I would suspect that you've also never done a maximal standing start on a road bike either. But, maybe you simply don't produce enough torque (which is not unusual).

Originally Posted by Morelock View Post
this is the most overthought thread on something simple in a long time I love it

Just buy a couple of metric bolts the right size from your local lowes/home depot (in the drawers in the fastener section) there is some concern about thread pitch, but likely they'll be right on smaller size bolts. Buy some correct nuts for them.

Thread in the dropouts to correct length for clearance, thread the nuts on as your "stop" (or use loctite purple/blue, just something to keep it from turning in transport/etc)

Or just skip it... tighten down the wheel's nuts properly. Unless you are pulling big starts or using crappy locknuts you'll be fine.
Sometimes the plates of the track ends simply aren't the right material. Titanium seems to be optimal as it's soft enough to let the axle nut "bite" into it and hold. A lot of the higher end bikes use Ti. There were lots of bikes that were notorious for allowing wheels to slip, no matter how tight you wrenched on them. Serenity Bikes frames comes to mind. I've seen 150lb ladies slip wheels using those frames.

On the other end, Tiemeyer used Ti...and don't have any tensioners or allowance for such. And I never slipped a wheel using my Tiemeyer frames. And any big sprinter using a Tiemeyer probably didn't have any either. Ti is the key.
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Old 06-17-21, 08:19 AM
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The one's that came stock with my bike weren't long enough so I got my longer ones at the hardware store. It doesn't have the knob, but I basically made my own by using a couple of nuts. I used to think they were unnecessary, but it really makes adjusting the chain tension quick and easy so I've grown to really like them.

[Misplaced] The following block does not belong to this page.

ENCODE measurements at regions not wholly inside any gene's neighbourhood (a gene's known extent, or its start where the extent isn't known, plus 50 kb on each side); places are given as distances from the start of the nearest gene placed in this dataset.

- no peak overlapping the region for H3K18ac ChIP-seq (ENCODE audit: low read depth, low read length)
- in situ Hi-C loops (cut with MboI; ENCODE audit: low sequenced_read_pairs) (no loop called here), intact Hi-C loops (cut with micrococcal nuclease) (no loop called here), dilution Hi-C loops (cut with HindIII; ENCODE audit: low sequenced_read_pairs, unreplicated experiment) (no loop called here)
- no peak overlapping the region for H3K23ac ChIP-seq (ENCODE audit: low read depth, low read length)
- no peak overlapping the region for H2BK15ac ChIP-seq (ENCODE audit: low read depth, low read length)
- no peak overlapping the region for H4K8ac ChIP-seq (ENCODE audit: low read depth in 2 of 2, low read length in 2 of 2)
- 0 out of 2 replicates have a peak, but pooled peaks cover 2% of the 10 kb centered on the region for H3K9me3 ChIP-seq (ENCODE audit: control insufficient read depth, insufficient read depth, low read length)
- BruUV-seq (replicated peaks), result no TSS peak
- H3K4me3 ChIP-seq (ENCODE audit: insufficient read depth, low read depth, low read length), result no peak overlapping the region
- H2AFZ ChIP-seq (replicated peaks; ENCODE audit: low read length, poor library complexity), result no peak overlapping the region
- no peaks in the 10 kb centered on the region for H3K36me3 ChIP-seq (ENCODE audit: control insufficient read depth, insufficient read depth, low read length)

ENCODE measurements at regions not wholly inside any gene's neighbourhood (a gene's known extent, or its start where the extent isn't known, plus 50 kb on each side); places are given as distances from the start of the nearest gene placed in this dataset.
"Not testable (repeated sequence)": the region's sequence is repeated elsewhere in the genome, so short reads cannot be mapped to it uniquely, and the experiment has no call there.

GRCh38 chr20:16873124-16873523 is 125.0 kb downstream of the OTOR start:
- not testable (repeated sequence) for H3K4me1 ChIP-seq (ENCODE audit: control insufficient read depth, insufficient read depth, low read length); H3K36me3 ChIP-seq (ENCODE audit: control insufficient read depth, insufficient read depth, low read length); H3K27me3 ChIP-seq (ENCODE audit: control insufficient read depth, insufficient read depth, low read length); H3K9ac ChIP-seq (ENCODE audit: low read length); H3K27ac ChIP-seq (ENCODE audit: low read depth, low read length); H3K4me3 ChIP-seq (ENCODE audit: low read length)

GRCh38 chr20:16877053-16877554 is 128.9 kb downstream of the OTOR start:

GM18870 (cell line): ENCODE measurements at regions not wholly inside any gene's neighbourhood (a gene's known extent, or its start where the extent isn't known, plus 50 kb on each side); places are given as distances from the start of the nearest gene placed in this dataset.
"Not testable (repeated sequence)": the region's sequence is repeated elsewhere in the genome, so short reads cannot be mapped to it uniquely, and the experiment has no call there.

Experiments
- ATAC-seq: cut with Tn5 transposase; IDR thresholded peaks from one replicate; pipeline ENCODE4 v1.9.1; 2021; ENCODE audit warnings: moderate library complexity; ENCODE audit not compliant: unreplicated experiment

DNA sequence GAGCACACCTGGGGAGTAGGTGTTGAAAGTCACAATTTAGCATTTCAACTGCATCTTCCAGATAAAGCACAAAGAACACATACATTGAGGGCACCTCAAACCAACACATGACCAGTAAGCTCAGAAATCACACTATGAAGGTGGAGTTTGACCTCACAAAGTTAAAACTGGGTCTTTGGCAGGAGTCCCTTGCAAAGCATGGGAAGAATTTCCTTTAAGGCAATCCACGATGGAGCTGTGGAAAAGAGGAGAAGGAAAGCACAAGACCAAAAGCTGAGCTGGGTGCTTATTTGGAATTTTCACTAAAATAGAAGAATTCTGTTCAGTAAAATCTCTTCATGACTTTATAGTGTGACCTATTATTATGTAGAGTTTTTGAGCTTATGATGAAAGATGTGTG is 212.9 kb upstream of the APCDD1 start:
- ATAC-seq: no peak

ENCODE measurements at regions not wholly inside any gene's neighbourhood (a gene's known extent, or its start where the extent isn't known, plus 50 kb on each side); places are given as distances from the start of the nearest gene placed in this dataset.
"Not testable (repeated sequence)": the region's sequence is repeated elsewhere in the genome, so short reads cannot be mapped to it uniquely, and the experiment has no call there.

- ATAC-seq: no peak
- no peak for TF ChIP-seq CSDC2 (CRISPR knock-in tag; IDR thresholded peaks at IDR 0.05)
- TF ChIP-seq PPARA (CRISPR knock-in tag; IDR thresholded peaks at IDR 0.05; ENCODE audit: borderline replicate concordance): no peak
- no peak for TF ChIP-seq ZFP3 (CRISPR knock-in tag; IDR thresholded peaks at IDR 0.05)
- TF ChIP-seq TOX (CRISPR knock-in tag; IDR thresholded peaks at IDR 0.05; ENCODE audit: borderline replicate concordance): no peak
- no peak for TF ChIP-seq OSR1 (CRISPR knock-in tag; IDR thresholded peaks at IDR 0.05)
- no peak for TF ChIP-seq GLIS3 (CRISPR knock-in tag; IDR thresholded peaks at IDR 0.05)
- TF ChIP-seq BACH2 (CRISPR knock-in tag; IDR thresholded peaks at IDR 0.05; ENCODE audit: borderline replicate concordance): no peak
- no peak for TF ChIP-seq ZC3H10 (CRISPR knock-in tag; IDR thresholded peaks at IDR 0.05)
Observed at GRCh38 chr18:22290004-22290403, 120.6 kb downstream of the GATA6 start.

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Old 06-17-21, 09:23 AM
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Originally Posted by carleton View Post
I would suspect that you've also never done a maximal standing start on a road bike either. But, maybe you simply don't produce enough torque (which is not unusual).
Try it without the NDS screw, but the bolt tight. I don't torque much, but Park suggests about 29.4Nm-44Nm or 266–390 inch pounds.

Test completed with in this case, DS chain stay rub (you can tape up the stay if you wish).

We really need Robert Förstemann on this board to run the test.
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Old 06-17-21, 09:25 AM
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The one's that came stock with my bike weren't long enough so I got my longer ones at the hardware store. It doesn't have the knob, but I basically made my own by using a couple of nuts. I used to think they were unnecessary, but it really makes adjusting the chain tension quick and easy so I've grown to really like them.
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Old 06-17-21, 09:37 AM
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Originally Posted by CliffordK View Post
That makes some sense to prevent wheel slippage. However, I have never had the NDS slip (10-speed bikes), so is there any reason to have the screw on the left other than symmetry?
For you, probably not. For a guy who is hitting 1,800 plus watts, yes.
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Old 06-18-21, 10:22 PM
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Use the screws. Your track ends and axle nuts will last longer.
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Old 06-21-21, 08:58 AM
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Originally Posted by Baby Puke View Post
Use the screws. Your track ends and axle nuts will last longer.
Yup. “Track nuts” are significantly different than regular nuts that you get from a hardware store. Also, to those not familiar, you’ll appreciate buying fresh ones periodically. I suggest Dura Ace, even if you don’t have DA hubs. Just order the correct thread pitch for your hub.